We were next interested in how many of these tightly linked PP-clusters could be derived automatically, without manual inspection. We computed the range of the average within PP-cluster branch lengths, which, in the case of diametric distance, were found to vary from 0 to 0.4, and derived clusters in one step, by cutting the graph in Figure 2 at several fixed lengths within this range. Cutting at two different branch lengths produced the same number (89) of automatically derived PP-clusters, but the number of COGs included in these clusters was different (Table 1). The number of false positives, estimated as the percent of automatically derived PP-clusters that were not presented in manually derived PP-clusters, was less than 20% in each case.
The largest distance between two COGs in one PP-cluster (0.36) was observed for two subunits of NADH:ubiquinone oxidoreductase - COG1143 and COG1894 - linked into PP-cluster both manually and automatically. Among the 66 genomes, 25 contain both these COGs, and 15 genomes either one or the other, giving a Hamming distance of 15. Although this is an extreme case, many COGs in other PP-clusters were separated by Hamming distances as high as 8 to 10. Thus, hierarchical clustering with diametric distance can detect functional links in the zone where more simple measures were not particularly helpful.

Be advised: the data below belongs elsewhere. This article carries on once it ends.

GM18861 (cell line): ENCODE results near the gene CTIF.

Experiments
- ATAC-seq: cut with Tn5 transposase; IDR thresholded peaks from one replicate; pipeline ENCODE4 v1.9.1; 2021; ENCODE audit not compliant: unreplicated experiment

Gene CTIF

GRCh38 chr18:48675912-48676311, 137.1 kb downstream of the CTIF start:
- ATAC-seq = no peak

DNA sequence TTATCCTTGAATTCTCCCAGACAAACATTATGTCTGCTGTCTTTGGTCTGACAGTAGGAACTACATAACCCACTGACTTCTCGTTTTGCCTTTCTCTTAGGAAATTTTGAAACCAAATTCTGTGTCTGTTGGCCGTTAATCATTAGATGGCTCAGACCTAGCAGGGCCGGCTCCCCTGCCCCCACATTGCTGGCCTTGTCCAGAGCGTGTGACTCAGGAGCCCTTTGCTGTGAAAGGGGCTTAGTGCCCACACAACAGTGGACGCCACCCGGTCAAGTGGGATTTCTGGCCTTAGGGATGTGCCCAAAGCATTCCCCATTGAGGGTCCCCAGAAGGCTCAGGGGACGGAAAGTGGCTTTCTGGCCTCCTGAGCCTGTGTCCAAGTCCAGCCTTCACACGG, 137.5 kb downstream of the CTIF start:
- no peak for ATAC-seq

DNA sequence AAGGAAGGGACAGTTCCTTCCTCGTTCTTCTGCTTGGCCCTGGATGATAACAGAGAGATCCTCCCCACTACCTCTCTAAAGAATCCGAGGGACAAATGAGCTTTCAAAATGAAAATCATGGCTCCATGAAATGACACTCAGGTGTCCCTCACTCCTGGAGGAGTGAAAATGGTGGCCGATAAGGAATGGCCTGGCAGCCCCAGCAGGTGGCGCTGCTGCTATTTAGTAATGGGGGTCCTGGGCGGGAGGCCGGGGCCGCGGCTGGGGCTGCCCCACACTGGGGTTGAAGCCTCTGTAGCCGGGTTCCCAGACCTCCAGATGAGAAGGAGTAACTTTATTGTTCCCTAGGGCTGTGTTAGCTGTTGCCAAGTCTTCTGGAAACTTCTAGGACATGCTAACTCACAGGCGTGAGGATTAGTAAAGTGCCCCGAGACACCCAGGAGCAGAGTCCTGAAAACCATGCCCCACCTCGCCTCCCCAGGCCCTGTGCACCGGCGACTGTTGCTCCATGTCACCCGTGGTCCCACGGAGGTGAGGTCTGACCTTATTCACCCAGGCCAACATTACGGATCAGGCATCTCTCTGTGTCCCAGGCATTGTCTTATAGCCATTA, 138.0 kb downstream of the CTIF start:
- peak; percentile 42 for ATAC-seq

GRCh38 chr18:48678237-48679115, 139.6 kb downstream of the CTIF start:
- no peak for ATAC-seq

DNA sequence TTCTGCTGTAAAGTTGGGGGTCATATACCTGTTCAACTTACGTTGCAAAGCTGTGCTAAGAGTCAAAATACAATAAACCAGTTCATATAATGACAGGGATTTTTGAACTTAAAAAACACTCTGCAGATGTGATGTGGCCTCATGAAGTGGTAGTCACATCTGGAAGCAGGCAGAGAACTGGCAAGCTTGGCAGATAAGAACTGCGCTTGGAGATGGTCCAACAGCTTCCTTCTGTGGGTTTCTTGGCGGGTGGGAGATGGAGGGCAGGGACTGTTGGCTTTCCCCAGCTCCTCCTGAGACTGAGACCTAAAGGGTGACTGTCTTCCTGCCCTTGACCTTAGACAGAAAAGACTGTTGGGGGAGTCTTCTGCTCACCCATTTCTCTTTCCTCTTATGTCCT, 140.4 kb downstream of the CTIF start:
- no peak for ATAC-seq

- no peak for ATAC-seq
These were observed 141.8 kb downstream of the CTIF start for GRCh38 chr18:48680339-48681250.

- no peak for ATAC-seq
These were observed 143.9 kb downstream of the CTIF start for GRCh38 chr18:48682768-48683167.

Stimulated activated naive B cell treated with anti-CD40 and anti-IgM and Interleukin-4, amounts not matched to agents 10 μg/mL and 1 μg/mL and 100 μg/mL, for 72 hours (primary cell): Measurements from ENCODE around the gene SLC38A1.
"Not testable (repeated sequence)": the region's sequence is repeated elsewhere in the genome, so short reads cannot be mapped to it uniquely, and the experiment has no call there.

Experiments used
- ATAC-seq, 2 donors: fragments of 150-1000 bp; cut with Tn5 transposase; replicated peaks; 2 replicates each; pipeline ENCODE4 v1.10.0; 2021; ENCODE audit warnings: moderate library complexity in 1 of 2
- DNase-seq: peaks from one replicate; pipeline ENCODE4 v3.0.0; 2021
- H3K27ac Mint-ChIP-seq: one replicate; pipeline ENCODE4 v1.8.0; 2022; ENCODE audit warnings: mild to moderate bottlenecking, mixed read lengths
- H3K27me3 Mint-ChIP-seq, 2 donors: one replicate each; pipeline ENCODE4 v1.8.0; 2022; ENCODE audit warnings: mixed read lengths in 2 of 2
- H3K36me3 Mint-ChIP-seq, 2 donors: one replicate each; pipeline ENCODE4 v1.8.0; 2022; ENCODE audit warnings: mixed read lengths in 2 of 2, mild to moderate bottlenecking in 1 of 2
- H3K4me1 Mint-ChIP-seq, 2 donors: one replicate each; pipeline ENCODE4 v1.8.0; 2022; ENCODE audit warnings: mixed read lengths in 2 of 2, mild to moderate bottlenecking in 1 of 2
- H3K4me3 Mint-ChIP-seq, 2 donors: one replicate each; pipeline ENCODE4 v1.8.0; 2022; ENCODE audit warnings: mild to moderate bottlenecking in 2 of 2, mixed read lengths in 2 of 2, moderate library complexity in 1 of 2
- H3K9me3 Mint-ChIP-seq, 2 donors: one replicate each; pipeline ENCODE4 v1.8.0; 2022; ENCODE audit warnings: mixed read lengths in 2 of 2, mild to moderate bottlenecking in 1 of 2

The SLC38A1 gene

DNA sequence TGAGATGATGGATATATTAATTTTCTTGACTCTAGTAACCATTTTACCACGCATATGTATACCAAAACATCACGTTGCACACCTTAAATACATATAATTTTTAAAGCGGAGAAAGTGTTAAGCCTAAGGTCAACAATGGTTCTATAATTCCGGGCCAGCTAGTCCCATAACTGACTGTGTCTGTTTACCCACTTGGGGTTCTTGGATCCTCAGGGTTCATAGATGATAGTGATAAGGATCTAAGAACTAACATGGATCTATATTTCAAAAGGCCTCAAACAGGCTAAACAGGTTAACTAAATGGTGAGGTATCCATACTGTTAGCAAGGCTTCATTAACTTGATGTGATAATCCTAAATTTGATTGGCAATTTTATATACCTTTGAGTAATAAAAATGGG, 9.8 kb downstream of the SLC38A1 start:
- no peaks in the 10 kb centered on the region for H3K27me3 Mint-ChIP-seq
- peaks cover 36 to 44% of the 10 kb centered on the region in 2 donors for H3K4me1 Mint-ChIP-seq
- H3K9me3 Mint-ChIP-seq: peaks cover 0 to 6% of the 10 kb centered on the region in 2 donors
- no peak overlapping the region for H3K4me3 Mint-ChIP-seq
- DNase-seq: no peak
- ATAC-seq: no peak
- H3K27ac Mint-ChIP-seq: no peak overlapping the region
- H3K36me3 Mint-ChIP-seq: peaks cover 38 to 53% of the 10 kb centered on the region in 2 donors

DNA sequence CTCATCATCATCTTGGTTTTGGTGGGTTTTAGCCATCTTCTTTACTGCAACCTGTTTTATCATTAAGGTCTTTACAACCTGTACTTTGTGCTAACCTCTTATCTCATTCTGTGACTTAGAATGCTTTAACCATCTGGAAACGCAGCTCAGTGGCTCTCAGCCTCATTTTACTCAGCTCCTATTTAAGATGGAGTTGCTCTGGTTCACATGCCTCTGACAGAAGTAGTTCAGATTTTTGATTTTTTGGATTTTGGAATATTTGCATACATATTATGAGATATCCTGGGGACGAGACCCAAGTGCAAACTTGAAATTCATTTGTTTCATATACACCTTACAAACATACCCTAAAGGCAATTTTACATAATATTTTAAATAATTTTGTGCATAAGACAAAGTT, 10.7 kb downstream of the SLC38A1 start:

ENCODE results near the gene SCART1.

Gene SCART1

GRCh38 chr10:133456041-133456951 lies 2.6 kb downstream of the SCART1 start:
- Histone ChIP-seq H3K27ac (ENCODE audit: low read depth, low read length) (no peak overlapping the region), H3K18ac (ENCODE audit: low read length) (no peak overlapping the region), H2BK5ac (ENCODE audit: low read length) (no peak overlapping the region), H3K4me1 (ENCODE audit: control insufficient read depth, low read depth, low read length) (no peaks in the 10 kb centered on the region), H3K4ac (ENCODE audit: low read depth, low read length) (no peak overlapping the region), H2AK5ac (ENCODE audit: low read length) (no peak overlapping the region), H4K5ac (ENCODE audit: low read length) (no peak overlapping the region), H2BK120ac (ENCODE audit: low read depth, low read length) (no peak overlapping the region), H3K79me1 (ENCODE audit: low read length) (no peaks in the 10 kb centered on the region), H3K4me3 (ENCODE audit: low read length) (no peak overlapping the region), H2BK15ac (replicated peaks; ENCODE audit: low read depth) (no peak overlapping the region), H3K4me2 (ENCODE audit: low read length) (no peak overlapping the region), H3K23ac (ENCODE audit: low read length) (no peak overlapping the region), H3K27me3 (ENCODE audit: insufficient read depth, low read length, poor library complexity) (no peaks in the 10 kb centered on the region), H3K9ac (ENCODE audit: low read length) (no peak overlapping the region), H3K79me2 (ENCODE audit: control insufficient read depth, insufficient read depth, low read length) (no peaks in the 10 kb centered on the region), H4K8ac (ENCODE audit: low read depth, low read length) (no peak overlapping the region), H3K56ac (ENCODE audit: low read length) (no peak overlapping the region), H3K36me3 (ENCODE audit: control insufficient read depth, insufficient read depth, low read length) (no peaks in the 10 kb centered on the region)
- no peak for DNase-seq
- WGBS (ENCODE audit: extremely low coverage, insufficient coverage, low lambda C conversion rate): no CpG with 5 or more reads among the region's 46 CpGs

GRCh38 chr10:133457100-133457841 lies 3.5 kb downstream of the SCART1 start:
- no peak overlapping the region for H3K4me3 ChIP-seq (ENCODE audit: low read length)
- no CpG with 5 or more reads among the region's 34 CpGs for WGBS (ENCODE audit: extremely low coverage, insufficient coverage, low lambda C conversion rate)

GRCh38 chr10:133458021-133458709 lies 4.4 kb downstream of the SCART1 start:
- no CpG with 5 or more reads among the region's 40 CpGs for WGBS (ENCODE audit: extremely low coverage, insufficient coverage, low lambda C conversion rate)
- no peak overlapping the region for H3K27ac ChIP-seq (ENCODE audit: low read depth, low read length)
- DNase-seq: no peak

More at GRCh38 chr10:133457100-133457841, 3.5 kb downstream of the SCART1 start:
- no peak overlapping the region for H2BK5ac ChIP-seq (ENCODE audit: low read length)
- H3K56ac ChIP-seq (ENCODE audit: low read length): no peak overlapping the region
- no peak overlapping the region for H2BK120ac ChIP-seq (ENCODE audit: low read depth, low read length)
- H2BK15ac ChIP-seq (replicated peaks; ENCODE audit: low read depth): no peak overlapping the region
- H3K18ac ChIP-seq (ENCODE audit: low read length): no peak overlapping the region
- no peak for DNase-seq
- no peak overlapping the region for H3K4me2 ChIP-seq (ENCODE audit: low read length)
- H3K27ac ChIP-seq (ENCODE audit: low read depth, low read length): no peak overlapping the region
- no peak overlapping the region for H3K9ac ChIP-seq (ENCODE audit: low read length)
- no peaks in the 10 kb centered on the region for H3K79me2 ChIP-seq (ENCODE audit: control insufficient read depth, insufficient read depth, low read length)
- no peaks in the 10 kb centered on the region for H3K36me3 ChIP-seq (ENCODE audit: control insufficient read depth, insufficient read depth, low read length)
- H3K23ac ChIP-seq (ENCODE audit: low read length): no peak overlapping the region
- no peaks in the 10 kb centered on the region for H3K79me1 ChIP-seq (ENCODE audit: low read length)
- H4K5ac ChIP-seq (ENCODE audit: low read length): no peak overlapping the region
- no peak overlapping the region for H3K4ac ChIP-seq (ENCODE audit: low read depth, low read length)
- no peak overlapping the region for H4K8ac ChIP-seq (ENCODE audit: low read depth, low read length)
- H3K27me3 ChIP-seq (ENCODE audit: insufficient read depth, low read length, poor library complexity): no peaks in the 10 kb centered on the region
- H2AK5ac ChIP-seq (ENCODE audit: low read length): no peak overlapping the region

Case-by-case analysis of phyletic pattern hierarchy: known and new functional connections
The PP-clusters are dominated by groups of COGs from the same metabolic pathway or functional system. In 56 cases, however, a PP-cluster contained component(s) without an established functional connection to the rest of the cluster. In 17 cases, such COGs were the ingroups within the PP-cluster; that is, the distance between a COG and the rest of the PP-cluster was smaller than between some of the functionally linked PP-cluster members. In 23 cases, the connection between the 'unexpected' COG and the rest of the PP-cluster could be tentatively proposed. Examples of such novel functional connections follow (see Additional data file 2 for complete listing of COGs and additional predictions).
PP-cluster new005 (genes found in archaea, eukarya and gammaproteobacteria) is a multienzyme system probably involved in RNA maturation. It contains RNA 3'-terminal phosphate cyclase (COG0430), pseudouridylate synthase distantly related to TruB (COG0585), and a multifunctional protein (COG1444) that is found in the rRNA processosome  and contains an uncharacterized enzymatic domain with a Rossmann-like fold, a Walker-type ATPase domain, a GNAT-type acetyltransferase and a putative nucleic acid-binding domain .
PP-cluster new023 links cell-shape determination genes mreA (COG1077), mreB (COG1792), ccmA (COG1664) and COGs involved in flagellum biosynthesis and chemotaxis (in diverse bacteria, including spirochetes, proteobacteria and cyanobacteria).